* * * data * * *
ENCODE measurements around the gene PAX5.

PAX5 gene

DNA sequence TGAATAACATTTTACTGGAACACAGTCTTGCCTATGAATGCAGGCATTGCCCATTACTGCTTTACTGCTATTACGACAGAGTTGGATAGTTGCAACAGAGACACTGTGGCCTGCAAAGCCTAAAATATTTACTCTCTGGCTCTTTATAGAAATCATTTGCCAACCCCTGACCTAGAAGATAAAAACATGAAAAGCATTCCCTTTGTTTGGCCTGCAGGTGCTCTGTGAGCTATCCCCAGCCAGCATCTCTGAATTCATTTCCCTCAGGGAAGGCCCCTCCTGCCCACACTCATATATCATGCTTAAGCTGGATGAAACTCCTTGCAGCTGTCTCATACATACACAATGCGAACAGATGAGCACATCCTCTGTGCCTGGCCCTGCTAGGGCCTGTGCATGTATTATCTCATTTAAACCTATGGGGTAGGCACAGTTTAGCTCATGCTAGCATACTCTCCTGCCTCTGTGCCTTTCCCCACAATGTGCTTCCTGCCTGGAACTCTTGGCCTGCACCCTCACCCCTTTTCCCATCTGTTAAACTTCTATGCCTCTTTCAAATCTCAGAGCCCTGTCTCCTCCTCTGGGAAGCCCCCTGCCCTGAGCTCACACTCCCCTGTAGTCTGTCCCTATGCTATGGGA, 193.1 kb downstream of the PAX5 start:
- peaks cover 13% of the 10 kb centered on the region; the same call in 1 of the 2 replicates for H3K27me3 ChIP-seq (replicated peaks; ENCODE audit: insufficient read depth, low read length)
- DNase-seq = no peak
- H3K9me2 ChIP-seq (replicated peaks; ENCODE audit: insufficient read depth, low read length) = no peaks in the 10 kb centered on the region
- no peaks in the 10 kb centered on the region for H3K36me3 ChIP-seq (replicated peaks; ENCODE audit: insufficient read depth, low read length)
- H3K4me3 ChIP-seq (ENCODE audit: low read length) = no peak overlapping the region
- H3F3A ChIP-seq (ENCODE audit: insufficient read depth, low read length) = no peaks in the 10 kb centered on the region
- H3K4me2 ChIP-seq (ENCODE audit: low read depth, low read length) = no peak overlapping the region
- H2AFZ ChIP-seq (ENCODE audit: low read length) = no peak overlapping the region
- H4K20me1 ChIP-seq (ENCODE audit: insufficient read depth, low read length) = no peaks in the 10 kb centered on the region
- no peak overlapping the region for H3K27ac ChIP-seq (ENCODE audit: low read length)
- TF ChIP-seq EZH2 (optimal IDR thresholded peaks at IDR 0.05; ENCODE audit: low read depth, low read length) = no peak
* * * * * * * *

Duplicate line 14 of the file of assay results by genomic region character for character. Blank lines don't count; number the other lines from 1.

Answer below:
- TF ChIP-seq EZH2 (optimal IDR thresholded peaks at IDR 0.05; ENCODE audit: low read depth, low read length) = no peak